Narcissism

What Lies Beneath the Veneer of Narcissism?

New research discovers common structures of grandiose and vulnerable narcissism.

Posted Dec 18, 2019

Wikimedia Commons
Source: Wikimedia Commons

Narcissism is sometimes thought to be paradoxical because grandiose and vulnerable narcissism, two subtypes of this personality construct, seem to involve inconsistent personality features. Grandiose narcissism is characterized by extraverted self-absorption, low neuroticism, and high self-esteem, whereas vulnerable narcissism is marked by introverted self-absorption, high neuroticism, and low self-esteem.

Owing to the apparent lack of a common structure underlying the narcissistic subtypes, some personality researchers have argued that they must be distinct personality constructs. The problem with this suggestion is that both grandiose and vulnerable behavioral tendencies typically are seen in Narcissistic Personality Disorder, the clinical variant of narcissism. This points to narcissism being a single personality construct.

But personality psychologists have struggled to come up with an adequate list of facets underlying both grandiose and vulnerable narcissism. There is some consensus among researchers that hostility and a sense of entitlement are defining features of both subtypes, but there is no consensus as to which other facets should be included. One obstacle to progress is that dozens of distinct narcissism inventories are used by researchers and practitioners.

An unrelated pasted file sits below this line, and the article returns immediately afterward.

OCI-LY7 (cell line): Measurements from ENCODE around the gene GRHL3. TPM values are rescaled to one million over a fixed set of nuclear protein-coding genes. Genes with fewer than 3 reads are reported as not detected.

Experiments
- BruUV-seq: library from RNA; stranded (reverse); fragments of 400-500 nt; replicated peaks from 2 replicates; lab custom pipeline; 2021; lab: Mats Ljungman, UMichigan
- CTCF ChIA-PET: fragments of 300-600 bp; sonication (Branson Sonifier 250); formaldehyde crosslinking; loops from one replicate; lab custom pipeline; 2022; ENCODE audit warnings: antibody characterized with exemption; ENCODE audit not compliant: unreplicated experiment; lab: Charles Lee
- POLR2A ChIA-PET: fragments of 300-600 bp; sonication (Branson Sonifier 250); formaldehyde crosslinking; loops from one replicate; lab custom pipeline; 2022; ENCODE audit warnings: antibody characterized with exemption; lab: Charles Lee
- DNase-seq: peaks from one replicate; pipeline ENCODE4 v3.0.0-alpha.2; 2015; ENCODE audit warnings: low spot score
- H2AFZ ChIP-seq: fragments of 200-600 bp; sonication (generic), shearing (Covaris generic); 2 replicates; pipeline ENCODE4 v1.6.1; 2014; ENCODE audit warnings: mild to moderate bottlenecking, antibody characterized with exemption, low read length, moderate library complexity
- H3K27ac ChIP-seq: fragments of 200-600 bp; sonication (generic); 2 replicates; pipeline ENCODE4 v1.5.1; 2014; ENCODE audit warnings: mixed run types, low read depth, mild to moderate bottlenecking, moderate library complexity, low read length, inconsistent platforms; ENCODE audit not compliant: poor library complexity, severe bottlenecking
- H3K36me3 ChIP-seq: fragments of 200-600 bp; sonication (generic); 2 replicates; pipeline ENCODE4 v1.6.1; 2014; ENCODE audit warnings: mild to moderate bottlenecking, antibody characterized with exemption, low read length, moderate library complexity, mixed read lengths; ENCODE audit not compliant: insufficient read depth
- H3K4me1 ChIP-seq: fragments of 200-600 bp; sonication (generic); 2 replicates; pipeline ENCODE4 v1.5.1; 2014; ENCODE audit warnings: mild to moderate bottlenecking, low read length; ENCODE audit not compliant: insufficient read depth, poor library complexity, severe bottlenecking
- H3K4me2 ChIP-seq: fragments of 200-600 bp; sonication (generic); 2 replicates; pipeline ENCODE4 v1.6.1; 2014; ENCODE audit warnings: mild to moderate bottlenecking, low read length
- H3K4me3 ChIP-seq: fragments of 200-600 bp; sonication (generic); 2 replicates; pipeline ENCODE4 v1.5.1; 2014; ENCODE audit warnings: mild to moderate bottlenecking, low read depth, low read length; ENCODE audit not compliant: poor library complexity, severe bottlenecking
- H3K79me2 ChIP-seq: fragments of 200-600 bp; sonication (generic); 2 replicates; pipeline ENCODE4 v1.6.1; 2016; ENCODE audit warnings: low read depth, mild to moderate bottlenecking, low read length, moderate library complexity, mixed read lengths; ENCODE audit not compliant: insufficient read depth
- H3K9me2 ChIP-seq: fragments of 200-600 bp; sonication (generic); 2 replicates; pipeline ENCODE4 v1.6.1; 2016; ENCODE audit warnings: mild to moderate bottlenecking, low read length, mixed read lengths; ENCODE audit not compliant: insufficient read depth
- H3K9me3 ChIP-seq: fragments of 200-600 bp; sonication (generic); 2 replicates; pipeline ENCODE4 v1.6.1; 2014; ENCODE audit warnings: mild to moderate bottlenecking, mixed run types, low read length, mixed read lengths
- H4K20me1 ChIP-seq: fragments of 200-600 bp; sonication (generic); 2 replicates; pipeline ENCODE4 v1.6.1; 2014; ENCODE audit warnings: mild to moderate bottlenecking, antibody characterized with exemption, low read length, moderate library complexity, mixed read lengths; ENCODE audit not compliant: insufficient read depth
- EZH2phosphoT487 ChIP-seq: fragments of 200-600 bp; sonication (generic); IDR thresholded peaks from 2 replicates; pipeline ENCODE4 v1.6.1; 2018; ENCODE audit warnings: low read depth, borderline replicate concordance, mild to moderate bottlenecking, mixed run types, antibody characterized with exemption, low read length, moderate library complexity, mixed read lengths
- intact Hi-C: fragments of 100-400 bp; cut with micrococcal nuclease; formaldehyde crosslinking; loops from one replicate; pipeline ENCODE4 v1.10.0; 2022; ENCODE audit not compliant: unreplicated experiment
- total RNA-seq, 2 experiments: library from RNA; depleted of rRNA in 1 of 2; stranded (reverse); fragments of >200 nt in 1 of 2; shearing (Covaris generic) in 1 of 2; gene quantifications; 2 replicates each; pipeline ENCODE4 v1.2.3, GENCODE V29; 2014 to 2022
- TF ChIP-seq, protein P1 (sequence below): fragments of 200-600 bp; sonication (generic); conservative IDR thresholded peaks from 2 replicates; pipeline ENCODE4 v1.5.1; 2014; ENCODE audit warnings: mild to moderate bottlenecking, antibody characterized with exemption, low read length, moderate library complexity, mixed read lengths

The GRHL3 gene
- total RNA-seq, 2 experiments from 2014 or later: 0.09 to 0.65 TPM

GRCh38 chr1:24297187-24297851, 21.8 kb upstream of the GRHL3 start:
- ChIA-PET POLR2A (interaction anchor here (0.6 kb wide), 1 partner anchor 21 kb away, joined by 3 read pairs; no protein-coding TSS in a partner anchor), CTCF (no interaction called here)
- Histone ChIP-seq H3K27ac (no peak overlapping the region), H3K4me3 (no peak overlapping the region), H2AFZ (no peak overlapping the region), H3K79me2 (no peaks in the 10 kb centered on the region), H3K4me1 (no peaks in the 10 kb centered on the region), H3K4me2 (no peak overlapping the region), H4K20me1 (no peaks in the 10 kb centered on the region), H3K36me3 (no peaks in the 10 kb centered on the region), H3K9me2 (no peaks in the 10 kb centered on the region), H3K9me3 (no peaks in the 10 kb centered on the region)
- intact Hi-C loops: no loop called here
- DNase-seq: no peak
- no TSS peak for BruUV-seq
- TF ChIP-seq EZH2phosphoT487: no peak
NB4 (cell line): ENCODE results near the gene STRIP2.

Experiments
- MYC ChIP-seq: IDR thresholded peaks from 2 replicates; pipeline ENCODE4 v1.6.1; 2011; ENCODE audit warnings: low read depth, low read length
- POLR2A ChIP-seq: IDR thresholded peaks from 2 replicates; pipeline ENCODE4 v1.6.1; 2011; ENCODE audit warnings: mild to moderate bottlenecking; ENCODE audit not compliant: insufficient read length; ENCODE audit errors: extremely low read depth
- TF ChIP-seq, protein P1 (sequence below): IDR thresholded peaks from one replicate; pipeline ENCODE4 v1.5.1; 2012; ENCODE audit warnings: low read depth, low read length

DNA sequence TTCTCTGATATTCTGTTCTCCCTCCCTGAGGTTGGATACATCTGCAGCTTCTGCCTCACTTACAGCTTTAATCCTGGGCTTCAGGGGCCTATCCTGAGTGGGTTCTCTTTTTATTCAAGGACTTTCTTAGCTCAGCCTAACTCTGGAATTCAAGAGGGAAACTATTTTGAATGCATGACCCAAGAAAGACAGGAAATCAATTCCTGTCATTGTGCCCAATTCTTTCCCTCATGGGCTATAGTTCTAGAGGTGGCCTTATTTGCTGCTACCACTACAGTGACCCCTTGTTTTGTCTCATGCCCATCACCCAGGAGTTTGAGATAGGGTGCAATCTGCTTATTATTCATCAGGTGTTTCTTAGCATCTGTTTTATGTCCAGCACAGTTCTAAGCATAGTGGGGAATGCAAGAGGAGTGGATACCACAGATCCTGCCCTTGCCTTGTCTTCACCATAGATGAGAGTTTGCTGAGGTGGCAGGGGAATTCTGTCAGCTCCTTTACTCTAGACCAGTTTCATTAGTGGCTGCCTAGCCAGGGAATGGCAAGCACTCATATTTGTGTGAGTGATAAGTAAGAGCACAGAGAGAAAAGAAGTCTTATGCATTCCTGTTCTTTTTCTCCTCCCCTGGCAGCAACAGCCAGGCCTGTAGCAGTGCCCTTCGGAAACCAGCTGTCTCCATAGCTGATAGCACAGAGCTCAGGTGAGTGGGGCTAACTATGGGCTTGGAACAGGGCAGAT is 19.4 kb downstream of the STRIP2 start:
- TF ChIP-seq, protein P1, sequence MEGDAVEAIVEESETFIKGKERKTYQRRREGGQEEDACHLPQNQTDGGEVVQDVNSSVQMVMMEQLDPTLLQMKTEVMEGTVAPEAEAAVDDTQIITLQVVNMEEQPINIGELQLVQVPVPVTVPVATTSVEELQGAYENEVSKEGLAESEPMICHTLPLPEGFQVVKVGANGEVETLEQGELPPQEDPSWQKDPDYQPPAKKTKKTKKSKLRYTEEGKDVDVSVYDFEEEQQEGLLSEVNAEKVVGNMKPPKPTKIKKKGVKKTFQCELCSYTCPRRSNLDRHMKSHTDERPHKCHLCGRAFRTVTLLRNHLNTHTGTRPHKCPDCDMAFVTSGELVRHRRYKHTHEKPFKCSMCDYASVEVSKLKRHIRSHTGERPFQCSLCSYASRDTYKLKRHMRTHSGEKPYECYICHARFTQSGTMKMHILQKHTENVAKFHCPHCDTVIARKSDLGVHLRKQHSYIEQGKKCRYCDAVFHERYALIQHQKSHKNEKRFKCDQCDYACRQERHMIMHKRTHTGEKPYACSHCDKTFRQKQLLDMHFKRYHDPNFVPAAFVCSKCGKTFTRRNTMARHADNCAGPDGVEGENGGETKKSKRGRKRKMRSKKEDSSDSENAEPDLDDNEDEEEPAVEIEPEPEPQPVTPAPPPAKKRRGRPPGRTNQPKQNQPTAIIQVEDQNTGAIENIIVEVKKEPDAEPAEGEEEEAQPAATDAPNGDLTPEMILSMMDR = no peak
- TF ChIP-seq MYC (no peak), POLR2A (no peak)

For a new study published in the December 2019 issue of the Journal of Personality, personality psychologist Michael Crowe and colleagues conducted a large empirical study involving 46 narcissism scales or subscales in order to empirically identify a structural basis that is common to both grandiose and vulnerable narcissism. In this large study, 591 research participants were asked to complete 303 narcissism items, from the various scales and subscales, as well as items measuring other features of personality, including the Big Five (agreeableness, extraversion, neuroticism, conscientiousness, and openness).

The researchers were able to identify three sub-dimensions of personality that constitute the structural basis of narcissism: narcissistic neuroticism, self‐centered antagonism, and agentic extraversion. Narcissistic neuroticism, a subtype of neuroticism, is proneness to be self-conscious and to experience strong negative emotions in response to shame as well as a tendency to react strongly to any feedback that isn’t flat-out admiration or praise. Self-centered antagonism, a subtype of disagreeableness, is a tendency to lash out against anyone who doesn’t openly recognize their imagined grandiosity and entitlement. Finally, agentic extraversion, a subtype of extraversion, is a trait-like disposition to be motivated only by incentives—especially lofty ends such as wealth, stardom, power, fame or beauty. 

Although much more research needs to be done to fully understand the underlying structure of narcissism, the team's findings lend strong support to the hypothesis that grandiose and vulnerable narcissism aren’t different personality constructs but rather different ways of expressing a single underlying pathology.